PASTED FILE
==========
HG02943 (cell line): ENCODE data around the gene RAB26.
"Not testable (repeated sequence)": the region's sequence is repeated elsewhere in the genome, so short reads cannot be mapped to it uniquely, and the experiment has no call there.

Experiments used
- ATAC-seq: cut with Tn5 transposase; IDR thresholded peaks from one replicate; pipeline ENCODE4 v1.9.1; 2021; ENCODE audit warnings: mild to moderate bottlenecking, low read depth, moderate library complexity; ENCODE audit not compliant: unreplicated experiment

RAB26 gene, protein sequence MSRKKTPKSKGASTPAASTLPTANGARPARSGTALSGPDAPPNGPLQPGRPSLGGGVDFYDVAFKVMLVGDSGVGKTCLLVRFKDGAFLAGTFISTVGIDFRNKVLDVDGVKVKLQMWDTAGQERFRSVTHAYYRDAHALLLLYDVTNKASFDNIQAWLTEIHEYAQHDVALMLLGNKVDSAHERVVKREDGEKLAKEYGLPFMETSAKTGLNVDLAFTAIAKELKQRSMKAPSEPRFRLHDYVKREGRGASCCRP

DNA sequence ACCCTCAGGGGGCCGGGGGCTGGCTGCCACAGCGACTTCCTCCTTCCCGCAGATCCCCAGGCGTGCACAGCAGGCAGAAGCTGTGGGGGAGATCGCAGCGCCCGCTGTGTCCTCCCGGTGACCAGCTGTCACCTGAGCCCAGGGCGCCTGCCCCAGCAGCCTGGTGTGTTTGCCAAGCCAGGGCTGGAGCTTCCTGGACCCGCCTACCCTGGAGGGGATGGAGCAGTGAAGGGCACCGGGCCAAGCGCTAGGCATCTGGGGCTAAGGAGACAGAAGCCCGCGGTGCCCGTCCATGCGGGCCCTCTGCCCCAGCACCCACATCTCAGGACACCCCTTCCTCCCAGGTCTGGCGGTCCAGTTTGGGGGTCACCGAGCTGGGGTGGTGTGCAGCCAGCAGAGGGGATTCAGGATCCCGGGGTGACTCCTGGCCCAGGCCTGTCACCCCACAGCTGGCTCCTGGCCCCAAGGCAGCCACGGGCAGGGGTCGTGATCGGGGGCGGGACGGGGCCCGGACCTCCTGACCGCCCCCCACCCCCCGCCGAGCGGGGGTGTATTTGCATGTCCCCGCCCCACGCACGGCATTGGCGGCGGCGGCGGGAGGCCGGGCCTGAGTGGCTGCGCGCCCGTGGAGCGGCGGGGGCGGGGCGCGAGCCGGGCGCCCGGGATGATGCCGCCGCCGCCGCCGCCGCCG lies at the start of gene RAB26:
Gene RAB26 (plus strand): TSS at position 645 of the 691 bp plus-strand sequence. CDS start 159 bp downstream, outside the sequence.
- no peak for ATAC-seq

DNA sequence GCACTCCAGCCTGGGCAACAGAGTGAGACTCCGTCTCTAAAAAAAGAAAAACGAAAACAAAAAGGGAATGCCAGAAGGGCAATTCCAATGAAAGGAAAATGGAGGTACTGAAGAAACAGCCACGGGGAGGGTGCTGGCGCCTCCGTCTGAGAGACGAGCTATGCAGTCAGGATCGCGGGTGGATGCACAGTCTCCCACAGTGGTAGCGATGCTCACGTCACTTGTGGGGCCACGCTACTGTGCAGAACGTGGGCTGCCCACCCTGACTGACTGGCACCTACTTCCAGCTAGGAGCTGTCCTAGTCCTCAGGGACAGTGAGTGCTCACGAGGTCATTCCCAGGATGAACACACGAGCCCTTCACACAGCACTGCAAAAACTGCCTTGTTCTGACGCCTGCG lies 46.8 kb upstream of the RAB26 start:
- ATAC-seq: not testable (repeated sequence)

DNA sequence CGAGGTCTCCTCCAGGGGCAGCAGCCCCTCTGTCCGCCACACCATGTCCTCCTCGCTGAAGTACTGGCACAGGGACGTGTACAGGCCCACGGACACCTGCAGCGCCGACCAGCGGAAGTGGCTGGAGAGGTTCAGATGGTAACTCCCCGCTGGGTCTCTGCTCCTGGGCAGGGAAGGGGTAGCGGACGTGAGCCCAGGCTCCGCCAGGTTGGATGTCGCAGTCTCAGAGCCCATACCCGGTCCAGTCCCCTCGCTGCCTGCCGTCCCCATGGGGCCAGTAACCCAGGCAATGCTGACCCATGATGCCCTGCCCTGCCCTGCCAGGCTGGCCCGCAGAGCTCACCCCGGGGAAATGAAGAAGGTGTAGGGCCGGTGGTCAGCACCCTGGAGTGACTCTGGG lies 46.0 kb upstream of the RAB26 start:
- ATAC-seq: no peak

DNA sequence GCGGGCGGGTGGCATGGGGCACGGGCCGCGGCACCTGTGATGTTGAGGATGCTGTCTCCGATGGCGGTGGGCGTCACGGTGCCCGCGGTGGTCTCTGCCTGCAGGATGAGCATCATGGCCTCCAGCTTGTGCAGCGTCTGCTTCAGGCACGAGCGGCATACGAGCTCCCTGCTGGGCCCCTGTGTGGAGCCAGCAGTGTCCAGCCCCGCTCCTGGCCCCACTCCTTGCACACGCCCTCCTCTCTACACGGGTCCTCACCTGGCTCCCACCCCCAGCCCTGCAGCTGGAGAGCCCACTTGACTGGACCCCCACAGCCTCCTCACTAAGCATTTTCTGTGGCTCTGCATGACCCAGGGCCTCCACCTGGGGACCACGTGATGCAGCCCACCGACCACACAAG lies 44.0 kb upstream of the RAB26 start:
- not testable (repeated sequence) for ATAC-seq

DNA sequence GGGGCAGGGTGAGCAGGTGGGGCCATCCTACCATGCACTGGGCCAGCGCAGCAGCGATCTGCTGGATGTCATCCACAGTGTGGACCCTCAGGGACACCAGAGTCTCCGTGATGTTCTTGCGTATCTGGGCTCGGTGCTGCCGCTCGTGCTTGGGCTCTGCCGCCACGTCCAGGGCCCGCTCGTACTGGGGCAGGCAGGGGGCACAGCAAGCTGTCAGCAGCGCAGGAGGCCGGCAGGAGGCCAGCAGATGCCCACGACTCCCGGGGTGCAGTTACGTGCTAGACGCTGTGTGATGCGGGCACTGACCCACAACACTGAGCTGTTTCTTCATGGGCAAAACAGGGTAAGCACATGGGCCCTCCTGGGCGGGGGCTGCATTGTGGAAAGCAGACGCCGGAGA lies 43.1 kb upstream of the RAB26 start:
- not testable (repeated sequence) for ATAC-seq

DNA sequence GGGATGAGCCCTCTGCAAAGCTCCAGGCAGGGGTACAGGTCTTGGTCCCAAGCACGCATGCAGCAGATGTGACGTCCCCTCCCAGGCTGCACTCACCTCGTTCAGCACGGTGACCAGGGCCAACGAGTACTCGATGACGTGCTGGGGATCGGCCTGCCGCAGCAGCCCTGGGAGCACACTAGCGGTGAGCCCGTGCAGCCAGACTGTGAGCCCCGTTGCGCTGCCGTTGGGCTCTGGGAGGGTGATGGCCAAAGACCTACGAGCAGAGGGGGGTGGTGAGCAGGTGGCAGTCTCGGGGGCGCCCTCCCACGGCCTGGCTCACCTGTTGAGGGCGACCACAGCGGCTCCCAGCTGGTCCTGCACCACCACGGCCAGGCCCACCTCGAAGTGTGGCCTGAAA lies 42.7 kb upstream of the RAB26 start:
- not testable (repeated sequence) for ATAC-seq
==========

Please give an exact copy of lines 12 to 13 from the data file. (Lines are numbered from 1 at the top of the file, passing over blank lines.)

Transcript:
- ATAC-seq: no peak

DNA sequence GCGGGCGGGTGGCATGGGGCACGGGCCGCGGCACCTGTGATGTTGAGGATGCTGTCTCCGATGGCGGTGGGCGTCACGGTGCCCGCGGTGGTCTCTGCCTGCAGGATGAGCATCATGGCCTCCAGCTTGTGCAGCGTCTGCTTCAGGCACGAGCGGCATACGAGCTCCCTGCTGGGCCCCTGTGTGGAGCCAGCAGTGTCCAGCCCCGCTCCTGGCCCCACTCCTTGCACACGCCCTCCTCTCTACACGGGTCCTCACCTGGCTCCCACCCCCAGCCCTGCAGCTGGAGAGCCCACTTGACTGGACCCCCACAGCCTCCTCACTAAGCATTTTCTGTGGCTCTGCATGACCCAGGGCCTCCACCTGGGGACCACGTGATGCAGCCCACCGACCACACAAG lies 44.0 kb upstream of the RAB26 start: